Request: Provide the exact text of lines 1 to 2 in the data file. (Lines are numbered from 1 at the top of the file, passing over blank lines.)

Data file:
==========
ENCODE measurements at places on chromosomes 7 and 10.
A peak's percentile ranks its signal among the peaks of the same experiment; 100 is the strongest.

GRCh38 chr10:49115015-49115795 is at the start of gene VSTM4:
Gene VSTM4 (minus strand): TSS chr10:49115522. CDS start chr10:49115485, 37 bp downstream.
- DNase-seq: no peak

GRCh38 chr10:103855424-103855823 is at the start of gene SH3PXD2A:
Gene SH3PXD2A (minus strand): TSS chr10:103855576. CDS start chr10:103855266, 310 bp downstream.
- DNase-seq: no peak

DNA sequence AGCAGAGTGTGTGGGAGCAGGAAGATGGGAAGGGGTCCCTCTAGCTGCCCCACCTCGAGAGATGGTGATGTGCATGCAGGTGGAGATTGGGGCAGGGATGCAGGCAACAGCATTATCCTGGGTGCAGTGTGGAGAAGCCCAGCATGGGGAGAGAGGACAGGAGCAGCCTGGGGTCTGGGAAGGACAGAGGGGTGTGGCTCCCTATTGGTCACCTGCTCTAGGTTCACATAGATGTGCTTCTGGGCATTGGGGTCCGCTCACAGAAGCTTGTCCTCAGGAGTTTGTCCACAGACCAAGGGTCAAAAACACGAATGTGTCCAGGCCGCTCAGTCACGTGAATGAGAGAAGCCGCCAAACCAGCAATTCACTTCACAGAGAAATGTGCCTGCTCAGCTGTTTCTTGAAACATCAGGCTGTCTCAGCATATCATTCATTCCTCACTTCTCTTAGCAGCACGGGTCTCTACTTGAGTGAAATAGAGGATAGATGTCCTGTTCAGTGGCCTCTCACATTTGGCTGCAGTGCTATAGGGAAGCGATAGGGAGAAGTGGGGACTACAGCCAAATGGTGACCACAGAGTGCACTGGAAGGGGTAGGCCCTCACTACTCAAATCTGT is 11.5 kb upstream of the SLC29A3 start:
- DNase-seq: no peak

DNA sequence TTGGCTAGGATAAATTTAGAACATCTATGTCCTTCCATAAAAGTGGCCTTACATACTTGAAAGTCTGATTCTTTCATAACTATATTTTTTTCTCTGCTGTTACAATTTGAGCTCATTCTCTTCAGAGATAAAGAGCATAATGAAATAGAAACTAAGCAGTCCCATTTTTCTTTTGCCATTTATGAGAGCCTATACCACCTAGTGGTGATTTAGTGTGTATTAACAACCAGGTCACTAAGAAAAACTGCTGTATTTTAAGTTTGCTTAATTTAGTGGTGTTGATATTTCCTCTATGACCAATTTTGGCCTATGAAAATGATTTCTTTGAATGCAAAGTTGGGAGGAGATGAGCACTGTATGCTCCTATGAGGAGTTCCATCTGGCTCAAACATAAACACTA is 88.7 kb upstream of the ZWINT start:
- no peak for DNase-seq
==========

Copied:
ENCODE measurements at places on chromosomes 7 and 10.
A peak's percentile ranks its signal among the peaks of the same experiment; 100 is the strongest.